Here, for example, was Ross Douthat, the voice of moderate conservatism on the New York Times op-ed page. He was replying to a number of critics who had pointed out that Glenn Beck, in his rallies and broadcasts, had been channeling the forgotten voice of the John Birch Society, megaphone of Strangelovian paranoia from the 1950s and 1960s. His soothing message:
These parallels are real. But there’s a crucial difference. The Birchers only had a crackpot message; they never had a mainstream one. The Tea Party marries fringe concerns (repeal the 17th Amendment!) to a timely, responsible-seeming message about spending and deficits.
The more one looks at this, the more wrong it becomes (as does that giveaway phrase “responsible-seeming”). The John Birch Society possessed such a mainstream message — the existence of a Communist world system with tentacles in the United States — that it had a potent influence over whole sections of the Republican Party. It managed this even after its leader and founder, Robert Welch, had denounced President Dwight D. Eisenhower as a “dedicated, conscious agent” of that same Communist apparatus. Right up to the defeat of Barry Goldwater in 1964, and despite the efforts of such conservatives as William F. Buckley Jr. to dislodge them, the Birchers were a feature of conservative politics well beyond the crackpot fringe.
Now, here is the difference. Glenn Beck has not even been encouraging his audiences to reread Robert Welch. No, he has been inciting them to read the work of W. Cleon Skousen, a man more insane and nasty than Welch and a figure so extreme that ultimately even the Birch-supporting leadership of the Mormon Church had to distance itself from him. It’s from Skousen’s demented screed The Five Thousand Year Leap (to a new edition of which Beck wrote a foreword, and which he shoved to the position of No. 1 on Amazon) that he takes all his fantasies about a divinely written Constitution, a conspiratorial secret government, and a future apocalypse. To give you a further idea of the man: Skousen’s posthumously published book on the “end times” and the coming day of rapture was charmingly called The Cleansing of America. A book of his with a less repulsive title, The Making of America, turned out to justify slavery and to refer to slave children as “pickaninnies.” And, writing at a time when the Mormon Church was under attack for denying full membership to black people, Skousen defended it from what he described as this “Communist” assault.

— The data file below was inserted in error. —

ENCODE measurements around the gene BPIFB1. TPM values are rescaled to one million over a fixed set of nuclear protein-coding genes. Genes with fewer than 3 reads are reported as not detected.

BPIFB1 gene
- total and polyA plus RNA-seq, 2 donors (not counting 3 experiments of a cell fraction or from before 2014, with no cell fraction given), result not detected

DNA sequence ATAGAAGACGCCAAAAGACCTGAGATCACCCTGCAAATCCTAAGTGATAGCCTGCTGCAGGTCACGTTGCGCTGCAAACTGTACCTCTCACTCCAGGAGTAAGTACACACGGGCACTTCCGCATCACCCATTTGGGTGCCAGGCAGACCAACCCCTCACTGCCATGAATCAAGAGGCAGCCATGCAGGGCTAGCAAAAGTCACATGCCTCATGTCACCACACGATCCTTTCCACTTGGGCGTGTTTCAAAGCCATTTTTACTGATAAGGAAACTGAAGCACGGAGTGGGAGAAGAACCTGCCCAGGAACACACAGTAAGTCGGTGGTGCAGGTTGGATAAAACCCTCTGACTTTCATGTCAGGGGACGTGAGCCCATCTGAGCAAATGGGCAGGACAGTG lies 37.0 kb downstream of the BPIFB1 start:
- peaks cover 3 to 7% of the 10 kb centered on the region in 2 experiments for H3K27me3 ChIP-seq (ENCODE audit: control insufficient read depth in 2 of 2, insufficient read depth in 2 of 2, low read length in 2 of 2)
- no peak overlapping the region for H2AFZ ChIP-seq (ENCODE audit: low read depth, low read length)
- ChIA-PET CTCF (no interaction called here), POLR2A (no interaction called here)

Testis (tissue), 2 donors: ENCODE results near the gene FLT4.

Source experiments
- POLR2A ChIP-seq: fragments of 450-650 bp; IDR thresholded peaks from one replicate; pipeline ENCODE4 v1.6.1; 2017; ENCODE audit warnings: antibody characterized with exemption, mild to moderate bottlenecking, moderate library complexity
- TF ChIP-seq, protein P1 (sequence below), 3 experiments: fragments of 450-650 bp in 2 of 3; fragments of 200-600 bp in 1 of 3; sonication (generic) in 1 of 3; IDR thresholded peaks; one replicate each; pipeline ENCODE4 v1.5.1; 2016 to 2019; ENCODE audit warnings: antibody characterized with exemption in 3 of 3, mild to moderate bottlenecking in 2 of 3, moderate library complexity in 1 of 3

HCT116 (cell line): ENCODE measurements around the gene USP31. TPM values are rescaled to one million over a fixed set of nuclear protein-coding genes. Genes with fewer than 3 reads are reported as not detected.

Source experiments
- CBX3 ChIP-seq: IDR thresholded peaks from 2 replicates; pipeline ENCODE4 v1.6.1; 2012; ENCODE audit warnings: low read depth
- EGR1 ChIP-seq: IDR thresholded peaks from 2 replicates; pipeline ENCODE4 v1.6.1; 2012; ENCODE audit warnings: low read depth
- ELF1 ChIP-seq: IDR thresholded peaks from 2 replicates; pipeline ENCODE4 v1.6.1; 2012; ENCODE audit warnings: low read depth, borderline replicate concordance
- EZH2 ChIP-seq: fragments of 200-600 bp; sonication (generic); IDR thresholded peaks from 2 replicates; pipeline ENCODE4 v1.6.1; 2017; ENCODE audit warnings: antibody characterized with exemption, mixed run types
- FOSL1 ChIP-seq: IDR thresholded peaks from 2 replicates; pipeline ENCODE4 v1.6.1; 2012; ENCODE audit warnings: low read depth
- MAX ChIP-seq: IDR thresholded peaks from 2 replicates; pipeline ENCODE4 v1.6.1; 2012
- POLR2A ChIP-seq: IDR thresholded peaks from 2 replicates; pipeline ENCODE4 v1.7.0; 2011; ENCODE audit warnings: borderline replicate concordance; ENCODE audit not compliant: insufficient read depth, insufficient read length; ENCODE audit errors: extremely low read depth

So, Beck’s “9/12 Project” is canalizing old racist and clerical toxic-waste material that a healthy society had mostly flushed out of its system more than a generation ago, and injecting it right back in again. Things that had hidden under stones are being dug up and re-released. And why? So as to teach us anew about the dangers of “spending and deficits”? It’s enough to make a cat laugh. No, a whole new audience has been created, including many impressionable young people, for ideas that are viciously anti-democratic and ahistorical. The full effect of this will be felt farther down the road, where we will need it even less.
Noam Chomsky writes:
The U.S. midterm elections register a level of anger, fear and disillusionment in the country like nothing I can recall in my lifetime. Since the Democrats are in power, they bear the brunt of the revulsion over our current socioeconomic and political situation.
More than half the “mainstream Americans” in a Rasmussen poll last month said they view the Tea Party movement favorably—a reflection of the spirit of disenchantment.
The grievances are legitimate. For more than 30 years, real incomes for the majority of the population have stagnated or declined while work hours and insecurity have increased, along with debt. Wealth has accumulated, but in very few pockets, leading to unprecedented inequality.
First they took Washington, now they’ll take Jerusalem? With victory in the congressional elections less than a day old, Florida Senator Marco Rubio (Rep.) who considers himself a ‘Tea Party’ member, is set to arrive in Israel on Sunday. Rubio’s visit so soon after the election win is a move that strengthens assessments that the congress in its current form will continue where it left off – at least where Israel is concerned.
The pro-Israeli AIPAC lobby applauded the election results, congratulated the winners and said: “It is abundantly clear that the 112th Congress will continue America’s long tradition of staunch support for a strong, safe and secure Israel and an abiding friendship between the United States and our most reliable ally in the Middle East.”
AIPAC expressed satisfaction over the fact that most pro-Israel senators were reelected and sent messages of congratulations to senators and congress members from both parties.
In a speech delivered to the Republican Jewish Coalition in June, soon after the Mavi Marmara flotilla massacre, Rubio said:
If Israel’s right to self-defense is undermined by efforts to lift its legal and necessary blockade of Gaza, which serves to stop Hamas from arming itself with deadly weapons, there will be lasting consequences, not just for Israel but also for the United States and ultimately for the world.
Israel’s enemies are — or will soon be — America’s enemies as well. They are emboldened any time they sense any sort of daylight between the United States and Israel. And now more than any other time, it is important that America has a firm and clear relationship with Israel.
In late August, Rubio said on Fox News (as he has said repeatedly) that Israel is America’s “best friend in the world.”